4. Nossa esse parque me marcou, bons momentos que vivi ai dentro, é de encher os olhos de lágrimas quando olho para aquele portão e me vejo com 10 anos de idade de frente para ele.

  5. Node Tour says:

    Joint Venture Investiment in Rio from Rio investors = maximum feedback (money from public) . Exploitation. It means prostitution or great construction built not for public like family park enjoy olympic games intervals but…

    Grey lots in construction means only feedback condominium taxes.

    Committee never worry about family fun park.

    Sad to know another brazilian investor pay off the park to build up another condominum tax building.

    It seems a commandement: never family fun park in Rio. It´s innocent fun.
    Try another prostitution spot.

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  8. […] Encantada) in Brasilien. Da gammelt einfach eine Intaminbahn rum… warum kauft sowas keiner? Quelle Zitieren + […]

  9. Lucas Ferraz says:

    The park was built right after the closure of our former local park, called Tivoli.
    So it came to fill up a hole in the city’s population heart, but it never managed to do that.
    Altough with an astonishing architecture, the park advertised as “Disney”, and even used images of rides from Orlando theme parks, but when it opened, had three major rides for time: aan 8-inversion coaster, a 200 ft drop tower and a 2000ft long river rapids.
    All the rest was kiddie fair rides basically.
    And the ticket costed the equivalent to 35 dollars, which, by that time, was the same price Disney used ti charge for the admission at their parks.
    The plunge ride, the enclosed roller coaster inside a castle, the pyrotechnical and water show, every promisse was not fulfilled.
    Not at the opening nor at the following years.

    And we say here that “the difference between God and your costumer is that God forgives”.

    So the people stoped going. The company applied for bankrupcy, but the park kept running with the rides lacking maintenance and deteriorating.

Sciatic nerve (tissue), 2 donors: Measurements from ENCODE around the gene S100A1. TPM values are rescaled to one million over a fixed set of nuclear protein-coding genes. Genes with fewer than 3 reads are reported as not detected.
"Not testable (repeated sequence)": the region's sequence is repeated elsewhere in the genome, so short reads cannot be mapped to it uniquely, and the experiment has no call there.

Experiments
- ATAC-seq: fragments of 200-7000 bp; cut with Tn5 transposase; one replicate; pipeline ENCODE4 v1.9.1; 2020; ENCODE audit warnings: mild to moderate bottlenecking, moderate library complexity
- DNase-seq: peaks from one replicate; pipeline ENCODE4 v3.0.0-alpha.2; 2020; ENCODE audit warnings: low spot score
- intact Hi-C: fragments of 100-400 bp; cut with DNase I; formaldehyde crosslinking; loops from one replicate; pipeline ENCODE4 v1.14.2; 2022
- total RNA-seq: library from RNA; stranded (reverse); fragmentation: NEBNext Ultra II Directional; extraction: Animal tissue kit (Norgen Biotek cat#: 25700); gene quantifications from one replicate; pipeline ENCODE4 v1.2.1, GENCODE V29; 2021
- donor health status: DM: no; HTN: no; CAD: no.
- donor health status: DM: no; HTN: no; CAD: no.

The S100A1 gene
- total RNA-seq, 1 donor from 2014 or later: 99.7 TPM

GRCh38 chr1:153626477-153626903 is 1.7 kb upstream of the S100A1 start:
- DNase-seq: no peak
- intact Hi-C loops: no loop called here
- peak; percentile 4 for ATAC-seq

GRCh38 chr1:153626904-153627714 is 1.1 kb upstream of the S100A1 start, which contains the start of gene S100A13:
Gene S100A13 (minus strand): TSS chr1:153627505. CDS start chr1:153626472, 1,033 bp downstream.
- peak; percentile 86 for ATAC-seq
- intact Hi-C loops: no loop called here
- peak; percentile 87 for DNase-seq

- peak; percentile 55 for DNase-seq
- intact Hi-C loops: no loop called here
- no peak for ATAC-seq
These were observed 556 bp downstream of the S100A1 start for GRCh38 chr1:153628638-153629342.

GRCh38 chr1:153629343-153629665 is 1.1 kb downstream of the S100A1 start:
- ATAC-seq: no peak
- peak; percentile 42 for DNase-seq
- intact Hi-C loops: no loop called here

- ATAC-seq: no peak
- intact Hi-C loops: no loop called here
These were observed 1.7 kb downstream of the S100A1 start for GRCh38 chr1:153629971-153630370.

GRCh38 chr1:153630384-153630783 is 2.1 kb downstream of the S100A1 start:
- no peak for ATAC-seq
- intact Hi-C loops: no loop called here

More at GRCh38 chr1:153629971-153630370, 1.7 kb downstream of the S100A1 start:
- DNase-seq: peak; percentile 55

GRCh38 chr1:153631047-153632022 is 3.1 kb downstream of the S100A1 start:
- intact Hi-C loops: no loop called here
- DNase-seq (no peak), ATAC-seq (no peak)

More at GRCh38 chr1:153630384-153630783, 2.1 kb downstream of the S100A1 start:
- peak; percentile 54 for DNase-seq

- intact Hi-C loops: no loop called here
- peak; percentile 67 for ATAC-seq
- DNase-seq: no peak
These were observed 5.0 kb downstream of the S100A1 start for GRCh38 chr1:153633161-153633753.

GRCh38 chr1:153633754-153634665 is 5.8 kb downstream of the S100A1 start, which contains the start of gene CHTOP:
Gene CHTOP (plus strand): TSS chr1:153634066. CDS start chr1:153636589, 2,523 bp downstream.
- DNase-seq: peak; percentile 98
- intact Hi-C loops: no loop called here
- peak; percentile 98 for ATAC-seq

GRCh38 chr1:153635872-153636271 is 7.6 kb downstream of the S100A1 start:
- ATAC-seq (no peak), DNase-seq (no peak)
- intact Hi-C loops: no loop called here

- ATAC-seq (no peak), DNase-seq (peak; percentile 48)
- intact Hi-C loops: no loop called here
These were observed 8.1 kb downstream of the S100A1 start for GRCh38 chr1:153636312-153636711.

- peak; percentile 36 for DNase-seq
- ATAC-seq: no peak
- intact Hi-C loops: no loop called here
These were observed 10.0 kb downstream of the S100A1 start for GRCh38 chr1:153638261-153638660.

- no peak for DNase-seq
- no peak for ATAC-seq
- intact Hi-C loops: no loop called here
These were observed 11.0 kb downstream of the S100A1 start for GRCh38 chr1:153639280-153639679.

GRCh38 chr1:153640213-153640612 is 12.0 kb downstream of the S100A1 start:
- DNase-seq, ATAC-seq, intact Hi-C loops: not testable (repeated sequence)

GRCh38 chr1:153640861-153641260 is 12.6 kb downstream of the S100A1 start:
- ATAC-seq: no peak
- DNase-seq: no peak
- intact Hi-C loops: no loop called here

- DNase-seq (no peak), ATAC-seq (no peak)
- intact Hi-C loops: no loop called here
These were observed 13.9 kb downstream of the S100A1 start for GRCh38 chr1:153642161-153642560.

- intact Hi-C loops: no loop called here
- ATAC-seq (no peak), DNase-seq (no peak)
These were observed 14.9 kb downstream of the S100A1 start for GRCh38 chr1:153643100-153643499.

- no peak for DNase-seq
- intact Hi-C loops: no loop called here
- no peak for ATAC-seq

Untill the day an old lady fell from galaxy roller coaster. 20 feet down to her death.

    And the park was finaly shut down by the authorities.

    Some say it is a cursed place. To make this rummor even more consistent, a baloon fell on top of their main roller coaster station. Since the ride was themed as an indian construction, the roof was made of hay and the whole station burned down, including one of the coaster trains.

    For us brazilians, all that’s left is the hope that the 8-inversion coaster, designed by Werner Stengel on behalf of Intamin, will remain in the country, in a different park that will honor its memory and take good care of our “diva”.

  10. Anderson says:

    Terra Encantada used to be a wonderful place to have fun. I live in Rio de Janeiro and I went in Terra Encantada 5 times. I’ll never forget the time I spent there. It’s a pity.

  11. Lucas Ferraz says:

    Very nice article and great pictures!

    Just one correction: The park opened in january 16, 1998, not in 1990 as stated.

    And REX, a real state company owned by Eike Batista, Brazil’s richest man, purchased the land a few months ago.

    The rides are under negociation by several amusement parks that dream of having Terra Encanta’s main roller coaster: an 8-inversion Intamin.

  12. vanessa chan says:

    Nice! It’s probably going to get mowed down – you’re right. I’m planning to visit Rio in the next year…should probably get lots of travelers’ tricks from you!